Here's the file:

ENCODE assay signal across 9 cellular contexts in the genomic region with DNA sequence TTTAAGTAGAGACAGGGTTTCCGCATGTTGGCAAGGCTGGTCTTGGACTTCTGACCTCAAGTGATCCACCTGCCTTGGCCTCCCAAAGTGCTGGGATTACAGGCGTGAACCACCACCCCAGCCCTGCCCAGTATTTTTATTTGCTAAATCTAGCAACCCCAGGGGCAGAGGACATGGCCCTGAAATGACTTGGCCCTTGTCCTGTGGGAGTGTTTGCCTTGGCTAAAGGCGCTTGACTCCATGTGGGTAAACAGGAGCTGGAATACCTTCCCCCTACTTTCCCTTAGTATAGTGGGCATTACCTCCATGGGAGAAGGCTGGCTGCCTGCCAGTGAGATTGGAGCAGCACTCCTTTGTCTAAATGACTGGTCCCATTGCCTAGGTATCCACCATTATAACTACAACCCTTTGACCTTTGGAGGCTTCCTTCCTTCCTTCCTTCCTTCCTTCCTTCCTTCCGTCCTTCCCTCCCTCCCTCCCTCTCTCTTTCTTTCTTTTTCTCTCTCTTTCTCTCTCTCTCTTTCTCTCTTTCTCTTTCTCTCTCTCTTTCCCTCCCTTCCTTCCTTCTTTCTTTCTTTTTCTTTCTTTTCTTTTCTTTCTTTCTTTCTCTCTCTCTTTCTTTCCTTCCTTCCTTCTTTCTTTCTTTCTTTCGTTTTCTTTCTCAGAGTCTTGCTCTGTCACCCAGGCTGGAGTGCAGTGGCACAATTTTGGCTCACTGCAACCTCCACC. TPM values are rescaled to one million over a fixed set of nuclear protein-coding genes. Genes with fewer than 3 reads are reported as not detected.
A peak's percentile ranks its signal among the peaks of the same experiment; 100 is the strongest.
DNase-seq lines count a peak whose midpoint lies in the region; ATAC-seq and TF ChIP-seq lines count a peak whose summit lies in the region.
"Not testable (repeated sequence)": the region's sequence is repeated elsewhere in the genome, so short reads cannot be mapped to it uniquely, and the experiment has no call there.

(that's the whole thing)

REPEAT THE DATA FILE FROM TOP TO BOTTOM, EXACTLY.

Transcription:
ENCODE assay signal across 9 cellular contexts in the genomic region with DNA sequence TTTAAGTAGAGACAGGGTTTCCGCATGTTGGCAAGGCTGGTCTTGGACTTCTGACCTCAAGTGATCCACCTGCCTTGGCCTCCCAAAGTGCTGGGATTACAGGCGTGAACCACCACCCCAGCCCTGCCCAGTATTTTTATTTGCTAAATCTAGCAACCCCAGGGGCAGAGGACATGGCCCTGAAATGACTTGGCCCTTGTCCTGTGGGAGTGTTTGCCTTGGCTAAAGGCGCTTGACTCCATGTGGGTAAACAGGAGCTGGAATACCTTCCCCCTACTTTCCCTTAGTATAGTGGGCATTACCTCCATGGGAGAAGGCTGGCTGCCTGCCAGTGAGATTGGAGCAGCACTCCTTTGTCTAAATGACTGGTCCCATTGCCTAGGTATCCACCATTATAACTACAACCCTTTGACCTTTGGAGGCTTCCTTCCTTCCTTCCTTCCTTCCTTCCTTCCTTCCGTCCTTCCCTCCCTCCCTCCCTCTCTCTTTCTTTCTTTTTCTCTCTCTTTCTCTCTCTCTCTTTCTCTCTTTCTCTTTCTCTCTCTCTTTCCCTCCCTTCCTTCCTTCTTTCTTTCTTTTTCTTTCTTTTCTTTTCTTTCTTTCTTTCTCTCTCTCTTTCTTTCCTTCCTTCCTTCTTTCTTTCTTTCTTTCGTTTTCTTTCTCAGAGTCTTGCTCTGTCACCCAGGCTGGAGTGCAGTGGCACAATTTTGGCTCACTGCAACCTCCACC. TPM values are rescaled to one million over a fixed set of nuclear protein-coding genes. Genes with fewer than 3 reads are reported as not detected.
A peak's percentile ranks its signal among the peaks of the same experiment; 100 is the strongest.
DNase-seq lines count a peak whose midpoint lies in the region; ATAC-seq and TF ChIP-seq lines count a peak whose summit lies in the region.
"Not testable (repeated sequence)": the region's sequence is repeated elsewhere in the genome, so short reads cannot be mapped to it uniquely, and the experiment has no call there.